Meanwhile, the Joint Security Committee established in accordance with the Djibouti agreement held a meeting in Djibouti this week. The Committee presented an activity report covering the period from August 2010 to January 2011. The Committee underlined the need to further strengthen the TFG security forces to enable them to defeat Al-Shabaab and other terrorists on the ground. The Committee recommended that the TFG should exert all efforts to reorganize the various elements of the security forces trained in different places and create a conducive environment for their coordination and integration. It also urged the international community to assist in all the peaceful areas of the country and places where an administration was functioning with the provision of capacity building. Providing support to the efforts of Ahlu Sunna wal Jama’a in this respect was underlined as an important element to address the challenge posed by the terrorist groups. President Sheikh Sharif attended the Joint Security Committee meeting as did the UN Secretary-General Ban ki-Moon’s Special Representative for Somalia, Ambassador Mahiga. Ambassador Mahiga also inaugurated a program to train 500 Somali police in Djibouti with funding provided by the Government of Japan as part of UNPOS’ police project. He acknowledged the support of AMISOM’s Civil Police Unit and the Somali Police Force Senior Management Team and called the program “an outstanding example of support by regional actors”.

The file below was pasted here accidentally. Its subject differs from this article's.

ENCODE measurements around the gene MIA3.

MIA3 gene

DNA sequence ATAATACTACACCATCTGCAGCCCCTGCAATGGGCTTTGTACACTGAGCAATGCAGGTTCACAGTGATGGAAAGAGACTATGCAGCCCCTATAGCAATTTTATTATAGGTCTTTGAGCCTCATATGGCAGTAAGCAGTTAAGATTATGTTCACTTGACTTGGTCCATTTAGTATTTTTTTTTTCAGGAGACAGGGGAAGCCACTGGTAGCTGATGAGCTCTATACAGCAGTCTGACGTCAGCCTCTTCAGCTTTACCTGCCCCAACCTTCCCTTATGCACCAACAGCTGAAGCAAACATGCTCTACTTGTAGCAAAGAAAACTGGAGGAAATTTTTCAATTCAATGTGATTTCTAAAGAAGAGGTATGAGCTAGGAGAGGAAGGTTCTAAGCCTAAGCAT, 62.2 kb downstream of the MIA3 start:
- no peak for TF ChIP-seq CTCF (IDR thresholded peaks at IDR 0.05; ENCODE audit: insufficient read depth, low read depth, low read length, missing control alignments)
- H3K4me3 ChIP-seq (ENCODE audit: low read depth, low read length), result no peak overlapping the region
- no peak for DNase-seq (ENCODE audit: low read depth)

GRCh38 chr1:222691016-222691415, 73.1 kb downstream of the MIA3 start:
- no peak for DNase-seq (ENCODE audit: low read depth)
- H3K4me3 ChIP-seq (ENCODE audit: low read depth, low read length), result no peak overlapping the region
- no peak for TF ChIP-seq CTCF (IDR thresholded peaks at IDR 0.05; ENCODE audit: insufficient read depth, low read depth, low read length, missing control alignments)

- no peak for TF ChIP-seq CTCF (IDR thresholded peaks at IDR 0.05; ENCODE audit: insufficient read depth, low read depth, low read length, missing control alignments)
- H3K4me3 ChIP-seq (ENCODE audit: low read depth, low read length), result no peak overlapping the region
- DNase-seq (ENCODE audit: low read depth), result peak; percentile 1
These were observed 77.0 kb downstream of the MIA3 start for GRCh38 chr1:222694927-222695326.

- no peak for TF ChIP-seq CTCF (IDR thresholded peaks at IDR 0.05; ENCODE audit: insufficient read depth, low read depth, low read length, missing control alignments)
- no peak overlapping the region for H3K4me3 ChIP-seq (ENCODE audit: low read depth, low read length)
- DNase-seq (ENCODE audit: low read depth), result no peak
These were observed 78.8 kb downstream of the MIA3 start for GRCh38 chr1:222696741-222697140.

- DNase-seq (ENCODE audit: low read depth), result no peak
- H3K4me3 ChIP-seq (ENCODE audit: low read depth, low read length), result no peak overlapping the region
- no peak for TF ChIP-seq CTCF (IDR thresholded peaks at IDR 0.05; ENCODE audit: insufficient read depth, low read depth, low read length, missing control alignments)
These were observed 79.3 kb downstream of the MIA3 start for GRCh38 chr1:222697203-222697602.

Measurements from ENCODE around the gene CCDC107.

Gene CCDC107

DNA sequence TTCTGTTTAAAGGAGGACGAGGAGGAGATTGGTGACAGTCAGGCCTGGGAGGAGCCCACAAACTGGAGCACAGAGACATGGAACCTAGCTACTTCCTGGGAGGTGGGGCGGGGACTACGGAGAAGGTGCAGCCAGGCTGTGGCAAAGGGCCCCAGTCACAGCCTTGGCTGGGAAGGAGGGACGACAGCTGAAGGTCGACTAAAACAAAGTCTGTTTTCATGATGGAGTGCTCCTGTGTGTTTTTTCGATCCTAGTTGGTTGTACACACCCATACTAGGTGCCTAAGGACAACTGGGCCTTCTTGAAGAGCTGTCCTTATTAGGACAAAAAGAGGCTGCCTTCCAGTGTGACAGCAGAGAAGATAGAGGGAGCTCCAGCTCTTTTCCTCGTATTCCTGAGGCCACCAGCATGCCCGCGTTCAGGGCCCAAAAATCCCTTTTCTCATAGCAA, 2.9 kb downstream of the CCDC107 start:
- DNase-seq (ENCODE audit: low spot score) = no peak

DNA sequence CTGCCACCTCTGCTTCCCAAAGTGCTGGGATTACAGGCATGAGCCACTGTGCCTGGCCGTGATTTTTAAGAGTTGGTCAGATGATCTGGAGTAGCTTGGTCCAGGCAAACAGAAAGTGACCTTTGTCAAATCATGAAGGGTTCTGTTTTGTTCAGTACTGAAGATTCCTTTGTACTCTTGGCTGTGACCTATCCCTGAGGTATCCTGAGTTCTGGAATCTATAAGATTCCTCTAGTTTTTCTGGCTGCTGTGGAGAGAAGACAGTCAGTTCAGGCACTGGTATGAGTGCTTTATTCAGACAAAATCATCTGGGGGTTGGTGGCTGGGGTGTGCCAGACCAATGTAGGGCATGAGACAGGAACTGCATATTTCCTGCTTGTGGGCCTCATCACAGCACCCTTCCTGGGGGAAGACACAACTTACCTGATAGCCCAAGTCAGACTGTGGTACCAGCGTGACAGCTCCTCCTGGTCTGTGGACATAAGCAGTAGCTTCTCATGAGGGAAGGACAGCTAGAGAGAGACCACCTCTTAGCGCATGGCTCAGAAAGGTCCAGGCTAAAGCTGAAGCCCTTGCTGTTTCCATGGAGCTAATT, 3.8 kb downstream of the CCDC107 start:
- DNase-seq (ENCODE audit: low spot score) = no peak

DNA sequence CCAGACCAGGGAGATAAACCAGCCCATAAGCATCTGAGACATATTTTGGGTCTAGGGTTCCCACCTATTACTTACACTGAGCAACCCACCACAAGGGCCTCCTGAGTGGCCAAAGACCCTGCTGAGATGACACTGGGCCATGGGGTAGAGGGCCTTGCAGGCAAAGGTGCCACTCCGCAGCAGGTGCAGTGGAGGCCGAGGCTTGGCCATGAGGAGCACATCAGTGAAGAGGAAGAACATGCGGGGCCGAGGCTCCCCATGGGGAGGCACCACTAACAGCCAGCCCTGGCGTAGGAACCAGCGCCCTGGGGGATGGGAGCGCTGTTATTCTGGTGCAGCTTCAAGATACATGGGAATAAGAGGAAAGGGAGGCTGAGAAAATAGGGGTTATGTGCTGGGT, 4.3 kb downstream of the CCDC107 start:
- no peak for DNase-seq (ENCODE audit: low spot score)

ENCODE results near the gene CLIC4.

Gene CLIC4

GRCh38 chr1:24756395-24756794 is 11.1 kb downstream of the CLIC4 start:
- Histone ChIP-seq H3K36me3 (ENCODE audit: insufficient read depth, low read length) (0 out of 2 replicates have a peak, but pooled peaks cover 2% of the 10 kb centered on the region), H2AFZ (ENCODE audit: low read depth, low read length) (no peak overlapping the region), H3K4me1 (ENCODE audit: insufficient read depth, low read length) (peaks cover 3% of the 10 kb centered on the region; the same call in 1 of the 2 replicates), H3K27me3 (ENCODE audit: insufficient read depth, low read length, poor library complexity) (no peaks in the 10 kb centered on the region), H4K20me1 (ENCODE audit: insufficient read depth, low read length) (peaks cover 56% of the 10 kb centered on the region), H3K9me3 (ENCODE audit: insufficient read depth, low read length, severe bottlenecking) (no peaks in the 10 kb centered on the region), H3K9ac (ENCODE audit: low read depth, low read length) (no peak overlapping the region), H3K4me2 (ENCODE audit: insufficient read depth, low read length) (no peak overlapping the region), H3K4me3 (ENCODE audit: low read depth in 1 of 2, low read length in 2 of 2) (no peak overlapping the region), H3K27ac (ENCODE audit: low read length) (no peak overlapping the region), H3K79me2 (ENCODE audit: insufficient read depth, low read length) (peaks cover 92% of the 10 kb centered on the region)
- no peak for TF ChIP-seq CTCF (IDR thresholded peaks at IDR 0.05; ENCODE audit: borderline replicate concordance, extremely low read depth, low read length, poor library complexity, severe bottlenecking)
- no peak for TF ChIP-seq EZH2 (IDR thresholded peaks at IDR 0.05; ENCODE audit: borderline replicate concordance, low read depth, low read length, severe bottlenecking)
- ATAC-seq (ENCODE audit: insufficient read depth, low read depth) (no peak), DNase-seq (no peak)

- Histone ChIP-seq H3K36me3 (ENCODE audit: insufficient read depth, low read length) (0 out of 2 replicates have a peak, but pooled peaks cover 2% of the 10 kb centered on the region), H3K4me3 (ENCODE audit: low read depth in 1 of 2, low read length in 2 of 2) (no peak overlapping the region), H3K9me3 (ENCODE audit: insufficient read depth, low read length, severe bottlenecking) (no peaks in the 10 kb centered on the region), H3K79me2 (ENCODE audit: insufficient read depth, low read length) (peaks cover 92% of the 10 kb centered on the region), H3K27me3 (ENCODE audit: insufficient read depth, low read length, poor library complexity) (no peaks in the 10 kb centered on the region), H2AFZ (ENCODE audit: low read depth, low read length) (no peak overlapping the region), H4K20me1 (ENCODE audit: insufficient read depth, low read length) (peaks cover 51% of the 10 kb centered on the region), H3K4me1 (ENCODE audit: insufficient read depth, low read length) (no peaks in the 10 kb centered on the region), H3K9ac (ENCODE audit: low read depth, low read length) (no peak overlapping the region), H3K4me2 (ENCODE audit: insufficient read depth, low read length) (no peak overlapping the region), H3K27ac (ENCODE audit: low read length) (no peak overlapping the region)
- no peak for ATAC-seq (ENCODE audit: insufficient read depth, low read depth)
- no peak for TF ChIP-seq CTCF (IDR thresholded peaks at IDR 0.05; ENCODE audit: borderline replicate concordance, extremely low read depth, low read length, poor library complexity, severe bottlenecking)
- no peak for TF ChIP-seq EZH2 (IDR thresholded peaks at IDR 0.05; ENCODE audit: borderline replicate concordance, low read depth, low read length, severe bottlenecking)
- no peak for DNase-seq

IGAD Partners Forum meeting in Addis Ababa
The IGAD Partners Forum has held a one day meeting in Addis Ababa, hosted by Italy which currently holds the chair of the Forum. The meeting, attended by all IGAD donors, was co-chaired by Italy and by Ethiopia which is the chair of IGAD. Discussions revolved around current developments in the Horn of Africa in the light of the recently conducted referendum in South Sudan and the prospects for a peaceful completion of the transitional period for the Somali government due to end in August. The occasion of the meeting underlined the greater cooperation now existing between the Partners Forum and IGAD. This has also created an effective and interactive dialogue among those who are concerned with the peace and security of the region.